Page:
Abstract: “Frogs Around a Pond”: Colonial Foundations in the Greek World

In the 5th century B.C.E., when Socrates imagined the spread of Greek settlements throughout the Mediterranean and Black Seas, he likened the scene to “ants or frogs around a pond.” Nearly three centuries earlier, Greek colonists began establishing trading posts and cities from Spain to the Levant, and from northern Africa to the Crimea. In search of new resources and opportunities, the Greeks had to contend with local populations who were often reluctant to cede land to the new arrivals. The resulting contacts, while sometimes violent, often fostered an enduring, rich blending of cultures. Planning was vital to a successful colony and the Greeks developed ingenious means to settle and exploit their new territory. In this talk we will explore how the Greeks planned and established new colonies. Bringing together evidence from archaeology and the ancient literary record we will examine the impetus to colonize, the choice or selection of sites, the sets of priorities (religious, political, and economic) that influenced early colonists. Through this analysis we can begin to appreciate role of the Greeks in the settlement of the ancient world.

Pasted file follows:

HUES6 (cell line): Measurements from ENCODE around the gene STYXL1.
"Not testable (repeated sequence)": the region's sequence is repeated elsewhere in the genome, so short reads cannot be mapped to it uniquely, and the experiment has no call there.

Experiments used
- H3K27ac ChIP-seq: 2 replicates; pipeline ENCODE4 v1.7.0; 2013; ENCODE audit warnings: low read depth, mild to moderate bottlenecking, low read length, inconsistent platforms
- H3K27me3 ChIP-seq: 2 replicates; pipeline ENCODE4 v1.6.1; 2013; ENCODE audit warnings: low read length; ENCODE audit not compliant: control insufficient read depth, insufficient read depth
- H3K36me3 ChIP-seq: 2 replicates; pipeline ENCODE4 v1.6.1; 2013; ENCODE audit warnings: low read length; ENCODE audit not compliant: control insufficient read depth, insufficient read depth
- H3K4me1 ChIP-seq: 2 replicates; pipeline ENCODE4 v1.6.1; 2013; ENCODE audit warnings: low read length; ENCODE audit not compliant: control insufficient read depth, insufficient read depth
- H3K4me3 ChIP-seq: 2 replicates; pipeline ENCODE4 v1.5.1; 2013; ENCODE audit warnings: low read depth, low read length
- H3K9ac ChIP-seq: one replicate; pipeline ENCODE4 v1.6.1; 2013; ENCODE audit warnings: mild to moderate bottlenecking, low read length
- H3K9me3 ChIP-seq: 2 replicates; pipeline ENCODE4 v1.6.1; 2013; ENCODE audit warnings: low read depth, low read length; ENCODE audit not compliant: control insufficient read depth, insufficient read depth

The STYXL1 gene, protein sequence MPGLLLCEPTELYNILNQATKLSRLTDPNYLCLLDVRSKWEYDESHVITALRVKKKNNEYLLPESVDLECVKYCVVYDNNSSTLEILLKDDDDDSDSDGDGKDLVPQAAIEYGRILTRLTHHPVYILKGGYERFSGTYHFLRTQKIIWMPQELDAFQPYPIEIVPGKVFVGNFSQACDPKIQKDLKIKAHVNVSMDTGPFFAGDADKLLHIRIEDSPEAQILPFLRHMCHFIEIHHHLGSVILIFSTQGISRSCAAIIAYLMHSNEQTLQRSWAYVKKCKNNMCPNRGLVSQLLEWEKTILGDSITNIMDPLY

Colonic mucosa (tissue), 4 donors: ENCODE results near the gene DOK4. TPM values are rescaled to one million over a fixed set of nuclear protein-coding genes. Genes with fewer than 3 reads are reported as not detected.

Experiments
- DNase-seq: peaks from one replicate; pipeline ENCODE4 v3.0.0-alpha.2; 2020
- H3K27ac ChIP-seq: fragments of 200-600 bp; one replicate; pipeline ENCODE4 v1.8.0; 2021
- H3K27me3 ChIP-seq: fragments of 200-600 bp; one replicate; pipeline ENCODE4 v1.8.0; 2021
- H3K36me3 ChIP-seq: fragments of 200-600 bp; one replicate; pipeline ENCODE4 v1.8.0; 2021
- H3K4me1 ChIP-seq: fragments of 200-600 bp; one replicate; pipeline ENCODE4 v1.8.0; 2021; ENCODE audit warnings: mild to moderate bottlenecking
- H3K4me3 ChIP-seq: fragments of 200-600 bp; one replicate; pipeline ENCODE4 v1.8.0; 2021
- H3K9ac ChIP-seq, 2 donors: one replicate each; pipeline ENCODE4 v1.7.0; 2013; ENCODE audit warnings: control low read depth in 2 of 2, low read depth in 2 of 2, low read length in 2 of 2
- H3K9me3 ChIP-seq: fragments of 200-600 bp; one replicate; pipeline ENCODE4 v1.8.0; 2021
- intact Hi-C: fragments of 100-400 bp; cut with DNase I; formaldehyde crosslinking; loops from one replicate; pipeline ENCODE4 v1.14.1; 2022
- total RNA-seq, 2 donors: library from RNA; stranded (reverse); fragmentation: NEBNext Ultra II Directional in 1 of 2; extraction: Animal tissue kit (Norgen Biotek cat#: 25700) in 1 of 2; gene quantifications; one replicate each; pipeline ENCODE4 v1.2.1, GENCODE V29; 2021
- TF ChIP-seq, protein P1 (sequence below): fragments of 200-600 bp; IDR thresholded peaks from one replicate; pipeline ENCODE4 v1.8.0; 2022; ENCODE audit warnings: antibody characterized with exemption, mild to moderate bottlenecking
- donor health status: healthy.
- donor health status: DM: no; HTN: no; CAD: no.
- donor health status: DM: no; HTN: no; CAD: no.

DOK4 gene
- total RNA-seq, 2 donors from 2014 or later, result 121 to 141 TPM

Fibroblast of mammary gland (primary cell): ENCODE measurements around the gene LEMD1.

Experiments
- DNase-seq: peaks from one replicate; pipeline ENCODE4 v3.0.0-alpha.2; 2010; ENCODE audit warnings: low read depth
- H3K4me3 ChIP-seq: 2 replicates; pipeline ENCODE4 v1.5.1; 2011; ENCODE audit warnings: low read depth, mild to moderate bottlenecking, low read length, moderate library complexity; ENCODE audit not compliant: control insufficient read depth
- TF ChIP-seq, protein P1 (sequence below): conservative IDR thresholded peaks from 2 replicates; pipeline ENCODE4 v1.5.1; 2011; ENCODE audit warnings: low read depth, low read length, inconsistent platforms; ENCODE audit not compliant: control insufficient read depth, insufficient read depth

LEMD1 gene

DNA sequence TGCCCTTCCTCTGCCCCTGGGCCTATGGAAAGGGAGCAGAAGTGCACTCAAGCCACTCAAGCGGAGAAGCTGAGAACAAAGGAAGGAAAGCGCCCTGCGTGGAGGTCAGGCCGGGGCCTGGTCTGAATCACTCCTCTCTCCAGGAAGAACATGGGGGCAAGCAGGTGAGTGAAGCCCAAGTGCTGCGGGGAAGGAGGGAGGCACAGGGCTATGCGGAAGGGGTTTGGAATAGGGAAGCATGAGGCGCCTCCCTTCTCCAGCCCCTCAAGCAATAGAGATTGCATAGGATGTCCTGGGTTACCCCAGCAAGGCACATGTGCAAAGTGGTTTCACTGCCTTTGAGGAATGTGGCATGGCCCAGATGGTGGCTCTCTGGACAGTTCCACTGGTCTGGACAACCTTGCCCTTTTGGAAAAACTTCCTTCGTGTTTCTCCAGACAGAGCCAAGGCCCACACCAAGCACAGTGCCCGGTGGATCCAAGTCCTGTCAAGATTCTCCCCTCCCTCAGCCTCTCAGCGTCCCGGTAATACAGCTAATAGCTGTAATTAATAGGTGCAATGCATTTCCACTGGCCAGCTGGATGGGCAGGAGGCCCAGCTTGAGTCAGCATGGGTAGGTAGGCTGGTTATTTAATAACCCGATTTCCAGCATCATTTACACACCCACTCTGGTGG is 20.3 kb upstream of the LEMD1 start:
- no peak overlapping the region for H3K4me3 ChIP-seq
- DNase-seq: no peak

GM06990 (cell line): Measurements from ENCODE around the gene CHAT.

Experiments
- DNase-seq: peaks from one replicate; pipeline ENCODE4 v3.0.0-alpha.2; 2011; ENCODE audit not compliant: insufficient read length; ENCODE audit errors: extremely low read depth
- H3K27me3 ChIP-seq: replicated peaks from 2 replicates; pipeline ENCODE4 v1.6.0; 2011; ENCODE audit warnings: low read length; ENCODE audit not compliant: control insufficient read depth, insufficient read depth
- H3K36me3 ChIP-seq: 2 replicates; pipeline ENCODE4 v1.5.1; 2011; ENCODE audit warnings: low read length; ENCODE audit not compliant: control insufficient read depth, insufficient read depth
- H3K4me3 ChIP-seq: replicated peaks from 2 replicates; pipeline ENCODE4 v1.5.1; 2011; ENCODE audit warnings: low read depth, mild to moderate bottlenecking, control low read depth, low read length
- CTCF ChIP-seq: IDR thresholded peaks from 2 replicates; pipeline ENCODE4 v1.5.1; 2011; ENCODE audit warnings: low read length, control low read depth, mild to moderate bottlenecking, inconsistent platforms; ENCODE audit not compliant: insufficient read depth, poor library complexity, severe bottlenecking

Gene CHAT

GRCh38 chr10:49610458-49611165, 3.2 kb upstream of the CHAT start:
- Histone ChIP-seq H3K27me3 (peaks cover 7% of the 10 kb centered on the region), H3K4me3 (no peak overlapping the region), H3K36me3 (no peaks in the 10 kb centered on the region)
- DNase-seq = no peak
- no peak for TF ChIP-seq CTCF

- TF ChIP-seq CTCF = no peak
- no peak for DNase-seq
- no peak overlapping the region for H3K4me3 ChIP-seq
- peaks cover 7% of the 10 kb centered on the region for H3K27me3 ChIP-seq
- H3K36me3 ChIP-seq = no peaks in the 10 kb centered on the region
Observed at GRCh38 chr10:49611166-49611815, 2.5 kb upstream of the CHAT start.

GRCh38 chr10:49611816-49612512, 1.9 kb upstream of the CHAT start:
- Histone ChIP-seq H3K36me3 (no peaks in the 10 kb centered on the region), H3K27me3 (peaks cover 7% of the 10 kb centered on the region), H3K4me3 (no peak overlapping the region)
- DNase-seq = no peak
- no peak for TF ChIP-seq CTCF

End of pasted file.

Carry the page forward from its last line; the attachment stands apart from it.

Short bibliography on lecture topic:

J. Boardman, The Greeks Overseas, The Early Colonies and Trade, London, 1999.

J. G. Pedley, Paestum: Greek and Romans in Southern Italy, London, 1990.

 

Featured Lecturer

Richard Talbert is the William Rand Kenan, Jr. Professor with the History Department of the University of North Carolina, Chapel Hill.  He studied Classics at Cambridge University before... Read More

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